In defence of... Telford

The Southwater development, Telford. Image: Richard Law/Wikimedia Commons.

A little over 50 years ago, the British government decided to designate a “new town” in the rural county of Shropshire, taking in the smaller towns of Dawley, Oakengates, and Wellington. Thirty miles north west of Birmingham, it helped to deal with the increasing urban sprawl, and eased congestion, in the West Midlands. Labour leader Jeremy Corbyn went to school in Newport – another one of these towns which forms the borough of Telford & Wrekin. 

Telford is unusual amongst New Towns, in that it took in sizeable pre-existing settlements. As Labour councillor Concepta Cassar explains: “Although Telford is classed as a new town, it’s one built on the venerable shoulders of a number of far older towns that have as much, if not more, history and character as other towns and cities in the UK.”

“In the early days of Telford’s history in the 1960s, Telford was going to be called Dawley New Town. But Dawley itself goes back to the Domesday Book and is one of the oldest settlements in Shropshire.” In the end, it was named after the engineer Thomas Telford, hugely influential in developing the infrastructure of the county.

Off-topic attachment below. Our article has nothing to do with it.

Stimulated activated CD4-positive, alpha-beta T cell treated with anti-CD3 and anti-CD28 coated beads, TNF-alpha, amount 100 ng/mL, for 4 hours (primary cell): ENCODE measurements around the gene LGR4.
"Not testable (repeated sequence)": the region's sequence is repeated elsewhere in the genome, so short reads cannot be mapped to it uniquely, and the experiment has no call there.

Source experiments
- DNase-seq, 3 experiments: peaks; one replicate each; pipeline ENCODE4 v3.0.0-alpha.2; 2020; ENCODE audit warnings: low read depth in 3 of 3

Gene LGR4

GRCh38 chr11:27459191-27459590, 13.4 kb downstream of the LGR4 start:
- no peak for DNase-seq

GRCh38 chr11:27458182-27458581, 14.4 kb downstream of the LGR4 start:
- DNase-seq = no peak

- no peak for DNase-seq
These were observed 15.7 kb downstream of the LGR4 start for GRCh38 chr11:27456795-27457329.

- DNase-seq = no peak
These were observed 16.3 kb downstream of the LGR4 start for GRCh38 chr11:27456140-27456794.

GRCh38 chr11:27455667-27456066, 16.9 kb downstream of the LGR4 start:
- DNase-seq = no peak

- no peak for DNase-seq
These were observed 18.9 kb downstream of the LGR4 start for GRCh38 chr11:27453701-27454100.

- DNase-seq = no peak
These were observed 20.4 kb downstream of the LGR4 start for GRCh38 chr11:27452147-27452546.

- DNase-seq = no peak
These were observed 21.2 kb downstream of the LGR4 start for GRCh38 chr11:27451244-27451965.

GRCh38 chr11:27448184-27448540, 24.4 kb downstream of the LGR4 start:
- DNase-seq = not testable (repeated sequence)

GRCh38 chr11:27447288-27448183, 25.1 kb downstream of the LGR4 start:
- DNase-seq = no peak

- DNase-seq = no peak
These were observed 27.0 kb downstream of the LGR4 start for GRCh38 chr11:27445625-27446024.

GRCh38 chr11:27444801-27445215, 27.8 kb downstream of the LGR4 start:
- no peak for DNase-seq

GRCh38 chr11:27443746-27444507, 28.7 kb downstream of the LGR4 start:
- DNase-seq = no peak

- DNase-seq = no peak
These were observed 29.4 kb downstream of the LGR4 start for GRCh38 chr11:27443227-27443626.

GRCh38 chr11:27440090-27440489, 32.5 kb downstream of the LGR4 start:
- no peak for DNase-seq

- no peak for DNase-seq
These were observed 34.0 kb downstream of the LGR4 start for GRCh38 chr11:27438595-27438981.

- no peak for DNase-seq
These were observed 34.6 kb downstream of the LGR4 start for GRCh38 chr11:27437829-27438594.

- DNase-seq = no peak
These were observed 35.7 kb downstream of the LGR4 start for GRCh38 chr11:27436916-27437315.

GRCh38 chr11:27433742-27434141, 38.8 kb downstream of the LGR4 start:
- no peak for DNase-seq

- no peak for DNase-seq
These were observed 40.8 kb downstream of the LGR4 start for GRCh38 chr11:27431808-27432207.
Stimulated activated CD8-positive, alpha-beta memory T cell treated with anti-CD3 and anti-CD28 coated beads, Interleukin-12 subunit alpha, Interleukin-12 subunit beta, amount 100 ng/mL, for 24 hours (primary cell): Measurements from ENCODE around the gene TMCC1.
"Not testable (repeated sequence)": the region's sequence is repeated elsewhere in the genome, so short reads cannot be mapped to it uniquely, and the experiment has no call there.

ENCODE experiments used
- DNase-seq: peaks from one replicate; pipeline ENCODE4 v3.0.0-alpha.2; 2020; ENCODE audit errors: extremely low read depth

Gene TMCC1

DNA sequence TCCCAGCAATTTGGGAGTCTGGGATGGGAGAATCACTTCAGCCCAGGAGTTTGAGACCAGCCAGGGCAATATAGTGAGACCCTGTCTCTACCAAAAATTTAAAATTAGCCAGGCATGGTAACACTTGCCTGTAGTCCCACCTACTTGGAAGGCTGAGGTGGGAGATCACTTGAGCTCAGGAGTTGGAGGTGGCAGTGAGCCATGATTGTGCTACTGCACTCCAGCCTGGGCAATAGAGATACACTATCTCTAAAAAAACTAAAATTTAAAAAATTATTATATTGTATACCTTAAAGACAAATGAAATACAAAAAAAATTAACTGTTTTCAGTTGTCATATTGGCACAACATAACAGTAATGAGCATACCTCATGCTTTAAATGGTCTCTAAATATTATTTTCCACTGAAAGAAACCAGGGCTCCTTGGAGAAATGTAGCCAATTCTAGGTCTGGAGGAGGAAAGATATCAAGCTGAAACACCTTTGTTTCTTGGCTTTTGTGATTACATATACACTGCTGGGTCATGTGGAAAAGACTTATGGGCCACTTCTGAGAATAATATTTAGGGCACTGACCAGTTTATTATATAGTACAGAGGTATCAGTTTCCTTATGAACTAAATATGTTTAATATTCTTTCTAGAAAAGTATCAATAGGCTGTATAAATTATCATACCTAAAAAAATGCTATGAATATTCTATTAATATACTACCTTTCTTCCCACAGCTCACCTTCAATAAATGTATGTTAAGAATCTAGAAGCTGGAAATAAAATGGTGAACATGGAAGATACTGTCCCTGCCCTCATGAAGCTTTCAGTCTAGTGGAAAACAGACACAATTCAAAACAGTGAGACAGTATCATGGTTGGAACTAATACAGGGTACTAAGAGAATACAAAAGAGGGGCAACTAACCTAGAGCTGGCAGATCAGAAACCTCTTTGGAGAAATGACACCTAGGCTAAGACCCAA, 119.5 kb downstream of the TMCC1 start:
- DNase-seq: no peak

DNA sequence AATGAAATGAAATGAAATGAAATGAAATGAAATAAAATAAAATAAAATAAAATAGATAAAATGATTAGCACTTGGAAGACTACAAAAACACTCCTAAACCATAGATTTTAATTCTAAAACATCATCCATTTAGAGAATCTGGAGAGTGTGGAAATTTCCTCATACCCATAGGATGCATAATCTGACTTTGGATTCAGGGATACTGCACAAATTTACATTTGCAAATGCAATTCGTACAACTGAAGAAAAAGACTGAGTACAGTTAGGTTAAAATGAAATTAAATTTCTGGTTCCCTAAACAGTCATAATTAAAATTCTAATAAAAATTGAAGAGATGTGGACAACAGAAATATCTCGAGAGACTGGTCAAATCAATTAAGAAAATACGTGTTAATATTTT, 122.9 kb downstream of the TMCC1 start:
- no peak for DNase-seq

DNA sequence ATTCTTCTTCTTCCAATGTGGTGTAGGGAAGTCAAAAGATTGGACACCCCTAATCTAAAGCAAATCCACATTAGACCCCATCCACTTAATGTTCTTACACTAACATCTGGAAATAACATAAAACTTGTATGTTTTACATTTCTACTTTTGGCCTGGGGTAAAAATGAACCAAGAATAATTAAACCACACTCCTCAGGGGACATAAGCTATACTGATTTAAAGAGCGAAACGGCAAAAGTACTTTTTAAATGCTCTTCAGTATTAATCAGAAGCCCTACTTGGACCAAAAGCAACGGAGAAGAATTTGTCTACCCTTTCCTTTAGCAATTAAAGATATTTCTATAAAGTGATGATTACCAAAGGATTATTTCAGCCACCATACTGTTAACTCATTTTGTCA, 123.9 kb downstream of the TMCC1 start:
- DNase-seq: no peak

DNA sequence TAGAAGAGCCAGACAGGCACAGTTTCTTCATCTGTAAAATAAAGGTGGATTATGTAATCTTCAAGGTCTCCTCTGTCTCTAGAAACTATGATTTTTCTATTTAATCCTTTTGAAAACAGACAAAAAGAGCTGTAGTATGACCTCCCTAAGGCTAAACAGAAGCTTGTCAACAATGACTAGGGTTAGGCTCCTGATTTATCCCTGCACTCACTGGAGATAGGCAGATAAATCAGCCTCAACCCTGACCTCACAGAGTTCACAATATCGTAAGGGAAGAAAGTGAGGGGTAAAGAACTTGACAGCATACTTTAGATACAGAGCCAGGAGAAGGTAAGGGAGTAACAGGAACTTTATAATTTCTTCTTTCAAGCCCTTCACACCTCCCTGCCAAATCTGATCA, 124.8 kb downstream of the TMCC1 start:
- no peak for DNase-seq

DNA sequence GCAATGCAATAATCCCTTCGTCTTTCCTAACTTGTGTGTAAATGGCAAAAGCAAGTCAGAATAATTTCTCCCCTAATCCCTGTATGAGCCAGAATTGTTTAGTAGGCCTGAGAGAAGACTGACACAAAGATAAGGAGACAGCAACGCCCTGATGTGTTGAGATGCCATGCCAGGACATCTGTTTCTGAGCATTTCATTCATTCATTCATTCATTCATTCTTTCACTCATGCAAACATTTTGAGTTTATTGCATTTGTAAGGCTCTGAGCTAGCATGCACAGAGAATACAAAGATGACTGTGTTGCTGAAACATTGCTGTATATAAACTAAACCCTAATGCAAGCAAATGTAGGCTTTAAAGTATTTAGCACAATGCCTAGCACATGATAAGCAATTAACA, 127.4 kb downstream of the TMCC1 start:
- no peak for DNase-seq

There’s been a lot of investment into Telford in recent years. As of summer 2019, the new “Fashion Quarter” is deep into development, with the likes of Next and New Look moving from their previous plots to larger builds. The showy Southwater area just outside the shopping centre, which opened in 2014, cost £250 million, and hosts the usual chain restaurants: Nando’s, Bella Italia, Zizzi. Asda moved from a large plot inside the centre to a standalone supermarket opposite the bus station. Think Birmingham’s attempts to move away from a concrete jungle landscape, but on a smaller scale.

There’s also been a new bus station to replace one that had long been looking exhausted. “Areas like the bus station are extremely important for residents across the borough,” explains Concepta, “Though I hope that in time we will see change at a national level that prioritises municipal control of bus services so that they can serve the public and not profit.”

But for all of this investment, the centre of Telford feels slightly uninspiring. Bleak consumerism – grandiose shopping quarters slap bang in the intersection of numerous small towns. Nearby Shrewsbury, Shropshire’s county town, has a rich history and picturesque town centre with pedestrianised shopping areas alongside a couple of indoor shopping centres. They might not have the sheer volume of shops that Telford can offer, but the experience feels more natural.